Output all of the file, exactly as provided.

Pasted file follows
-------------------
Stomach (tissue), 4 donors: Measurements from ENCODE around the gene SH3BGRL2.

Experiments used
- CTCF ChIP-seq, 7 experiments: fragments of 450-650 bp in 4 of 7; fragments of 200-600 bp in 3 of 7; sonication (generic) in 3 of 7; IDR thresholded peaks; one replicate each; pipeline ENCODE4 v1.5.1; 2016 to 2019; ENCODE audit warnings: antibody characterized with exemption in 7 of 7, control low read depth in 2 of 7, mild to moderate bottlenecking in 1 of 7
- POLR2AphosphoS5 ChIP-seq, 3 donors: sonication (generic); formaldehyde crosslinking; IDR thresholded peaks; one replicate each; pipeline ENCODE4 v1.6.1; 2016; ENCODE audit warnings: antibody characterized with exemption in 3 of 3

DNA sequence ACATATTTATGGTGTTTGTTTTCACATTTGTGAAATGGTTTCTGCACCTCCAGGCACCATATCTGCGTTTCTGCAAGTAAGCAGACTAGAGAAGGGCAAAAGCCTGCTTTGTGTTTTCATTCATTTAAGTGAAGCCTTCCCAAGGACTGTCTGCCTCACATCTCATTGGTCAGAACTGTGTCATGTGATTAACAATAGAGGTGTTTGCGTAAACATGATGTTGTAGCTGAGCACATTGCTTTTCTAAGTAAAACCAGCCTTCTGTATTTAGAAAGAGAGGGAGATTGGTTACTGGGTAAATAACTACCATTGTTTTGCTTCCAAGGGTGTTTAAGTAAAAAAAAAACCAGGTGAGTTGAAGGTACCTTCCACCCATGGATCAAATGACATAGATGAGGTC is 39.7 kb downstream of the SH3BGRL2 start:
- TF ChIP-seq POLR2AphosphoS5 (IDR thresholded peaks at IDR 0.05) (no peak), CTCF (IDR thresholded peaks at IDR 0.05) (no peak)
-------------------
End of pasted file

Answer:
Stomach (tissue), 4 donors: Measurements from ENCODE around the gene SH3BGRL2.

Experiments used
- CTCF ChIP-seq, 7 experiments: fragments of 450-650 bp in 4 of 7; fragments of 200-600 bp in 3 of 7; sonication (generic) in 3 of 7; IDR thresholded peaks; one replicate each; pipeline ENCODE4 v1.5.1; 2016 to 2019; ENCODE audit warnings: antibody characterized with exemption in 7 of 7, control low read depth in 2 of 7, mild to moderate bottlenecking in 1 of 7
- POLR2AphosphoS5 ChIP-seq, 3 donors: sonication (generic); formaldehyde crosslinking; IDR thresholded peaks; one replicate each; pipeline ENCODE4 v1.6.1; 2016; ENCODE audit warnings: antibody characterized with exemption in 3 of 3

DNA sequence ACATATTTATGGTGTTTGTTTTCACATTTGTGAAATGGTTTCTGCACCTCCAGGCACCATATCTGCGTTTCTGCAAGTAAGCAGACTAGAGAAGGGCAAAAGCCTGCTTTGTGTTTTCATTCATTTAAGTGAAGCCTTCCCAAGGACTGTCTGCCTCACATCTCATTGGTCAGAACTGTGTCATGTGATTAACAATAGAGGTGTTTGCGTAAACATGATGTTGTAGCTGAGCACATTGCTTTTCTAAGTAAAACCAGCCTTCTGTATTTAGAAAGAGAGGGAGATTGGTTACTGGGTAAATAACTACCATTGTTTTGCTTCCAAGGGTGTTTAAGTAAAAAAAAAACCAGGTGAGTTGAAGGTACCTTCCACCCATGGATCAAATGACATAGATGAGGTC is 39.7 kb downstream of the SH3BGRL2 start:
- TF ChIP-seq POLR2AphosphoS5 (IDR thresholded peaks at IDR 0.05) (no peak), CTCF (IDR thresholded peaks at IDR 0.05) (no peak)